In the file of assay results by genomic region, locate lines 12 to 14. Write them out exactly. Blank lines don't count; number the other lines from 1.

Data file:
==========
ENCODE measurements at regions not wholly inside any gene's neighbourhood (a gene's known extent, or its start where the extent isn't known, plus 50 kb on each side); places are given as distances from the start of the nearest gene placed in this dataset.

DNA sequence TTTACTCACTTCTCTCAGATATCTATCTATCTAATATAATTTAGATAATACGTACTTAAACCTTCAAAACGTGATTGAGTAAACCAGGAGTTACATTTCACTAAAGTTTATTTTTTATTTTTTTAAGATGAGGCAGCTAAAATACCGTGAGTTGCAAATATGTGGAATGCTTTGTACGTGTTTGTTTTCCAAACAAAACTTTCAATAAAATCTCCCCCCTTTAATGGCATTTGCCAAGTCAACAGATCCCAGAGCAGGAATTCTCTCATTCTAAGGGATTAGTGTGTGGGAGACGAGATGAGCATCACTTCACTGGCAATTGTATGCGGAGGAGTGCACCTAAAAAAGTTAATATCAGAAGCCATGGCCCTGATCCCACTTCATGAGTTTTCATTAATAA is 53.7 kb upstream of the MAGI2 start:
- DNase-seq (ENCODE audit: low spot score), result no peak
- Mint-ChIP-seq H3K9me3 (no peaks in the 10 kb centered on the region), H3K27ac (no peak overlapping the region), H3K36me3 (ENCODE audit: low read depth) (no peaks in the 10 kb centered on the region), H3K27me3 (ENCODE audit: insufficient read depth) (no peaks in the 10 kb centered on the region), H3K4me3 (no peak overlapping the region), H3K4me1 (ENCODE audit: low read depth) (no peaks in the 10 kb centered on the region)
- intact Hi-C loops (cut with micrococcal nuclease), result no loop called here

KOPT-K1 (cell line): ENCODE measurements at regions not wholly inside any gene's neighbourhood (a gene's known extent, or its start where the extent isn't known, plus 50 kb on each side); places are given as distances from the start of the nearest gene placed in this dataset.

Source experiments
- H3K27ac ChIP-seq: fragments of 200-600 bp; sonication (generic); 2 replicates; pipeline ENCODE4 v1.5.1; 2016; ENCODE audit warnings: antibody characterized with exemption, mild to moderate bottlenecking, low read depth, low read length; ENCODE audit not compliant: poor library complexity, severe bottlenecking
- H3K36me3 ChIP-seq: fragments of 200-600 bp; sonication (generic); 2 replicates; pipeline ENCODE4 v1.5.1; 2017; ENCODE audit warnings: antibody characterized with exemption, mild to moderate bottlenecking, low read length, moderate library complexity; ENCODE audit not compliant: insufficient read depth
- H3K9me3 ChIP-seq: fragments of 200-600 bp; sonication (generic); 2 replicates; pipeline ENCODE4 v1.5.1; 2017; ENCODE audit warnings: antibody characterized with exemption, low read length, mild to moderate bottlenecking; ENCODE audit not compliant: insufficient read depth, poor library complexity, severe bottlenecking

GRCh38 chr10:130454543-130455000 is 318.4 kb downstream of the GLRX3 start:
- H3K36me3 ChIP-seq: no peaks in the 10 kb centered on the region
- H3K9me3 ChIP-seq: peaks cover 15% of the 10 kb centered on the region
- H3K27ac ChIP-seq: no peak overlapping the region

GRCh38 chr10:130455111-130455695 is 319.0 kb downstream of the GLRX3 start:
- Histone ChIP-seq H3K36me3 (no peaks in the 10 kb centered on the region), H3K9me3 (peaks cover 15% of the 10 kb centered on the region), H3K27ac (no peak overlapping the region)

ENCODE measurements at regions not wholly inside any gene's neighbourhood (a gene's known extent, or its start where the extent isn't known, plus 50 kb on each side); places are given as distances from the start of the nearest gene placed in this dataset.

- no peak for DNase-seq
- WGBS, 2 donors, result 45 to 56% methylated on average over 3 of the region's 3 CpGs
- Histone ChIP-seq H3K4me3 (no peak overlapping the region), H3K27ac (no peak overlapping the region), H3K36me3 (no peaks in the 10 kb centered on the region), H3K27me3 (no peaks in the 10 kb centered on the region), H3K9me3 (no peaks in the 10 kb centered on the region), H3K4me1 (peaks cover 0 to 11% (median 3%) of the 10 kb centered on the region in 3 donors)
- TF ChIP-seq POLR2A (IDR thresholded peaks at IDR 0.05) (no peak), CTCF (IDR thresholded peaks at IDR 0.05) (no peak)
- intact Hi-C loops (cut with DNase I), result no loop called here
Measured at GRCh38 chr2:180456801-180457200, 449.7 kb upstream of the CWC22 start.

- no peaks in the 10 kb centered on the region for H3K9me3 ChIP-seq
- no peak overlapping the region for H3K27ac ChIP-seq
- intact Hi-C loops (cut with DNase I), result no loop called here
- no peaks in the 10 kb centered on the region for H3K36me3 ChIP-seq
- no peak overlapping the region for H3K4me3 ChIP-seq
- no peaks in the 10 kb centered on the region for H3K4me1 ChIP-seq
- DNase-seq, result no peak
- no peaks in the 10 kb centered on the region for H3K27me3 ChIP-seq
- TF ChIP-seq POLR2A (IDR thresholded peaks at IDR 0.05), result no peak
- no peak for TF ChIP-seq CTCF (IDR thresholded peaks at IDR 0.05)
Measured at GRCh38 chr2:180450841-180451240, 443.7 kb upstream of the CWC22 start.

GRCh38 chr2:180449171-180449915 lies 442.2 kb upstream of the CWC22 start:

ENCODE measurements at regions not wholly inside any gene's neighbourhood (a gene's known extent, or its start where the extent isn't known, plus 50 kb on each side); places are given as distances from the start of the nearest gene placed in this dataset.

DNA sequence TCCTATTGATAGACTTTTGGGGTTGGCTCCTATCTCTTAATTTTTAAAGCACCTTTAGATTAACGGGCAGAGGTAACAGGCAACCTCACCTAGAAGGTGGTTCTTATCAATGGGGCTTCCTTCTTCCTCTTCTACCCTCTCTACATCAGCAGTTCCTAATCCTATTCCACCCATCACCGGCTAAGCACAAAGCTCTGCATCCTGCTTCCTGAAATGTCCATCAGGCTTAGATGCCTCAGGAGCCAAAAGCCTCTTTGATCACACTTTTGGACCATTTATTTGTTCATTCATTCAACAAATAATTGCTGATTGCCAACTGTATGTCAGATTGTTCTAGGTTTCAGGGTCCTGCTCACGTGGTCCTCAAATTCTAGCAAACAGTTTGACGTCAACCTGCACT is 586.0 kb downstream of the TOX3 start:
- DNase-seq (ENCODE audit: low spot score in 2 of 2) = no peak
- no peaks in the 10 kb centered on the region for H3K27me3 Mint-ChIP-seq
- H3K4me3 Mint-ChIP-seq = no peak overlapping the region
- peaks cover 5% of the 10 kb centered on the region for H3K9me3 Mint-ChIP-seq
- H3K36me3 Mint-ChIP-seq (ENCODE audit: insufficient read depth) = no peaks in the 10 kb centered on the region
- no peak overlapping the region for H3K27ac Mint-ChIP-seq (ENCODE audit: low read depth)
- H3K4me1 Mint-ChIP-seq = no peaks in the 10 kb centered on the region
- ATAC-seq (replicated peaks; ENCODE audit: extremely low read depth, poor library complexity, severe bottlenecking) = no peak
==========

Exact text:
- H3K36me3 ChIP-seq: no peaks in the 10 kb centered on the region
- H3K9me3 ChIP-seq: peaks cover 15% of the 10 kb centered on the region
- H3K27ac ChIP-seq: no peak overlapping the region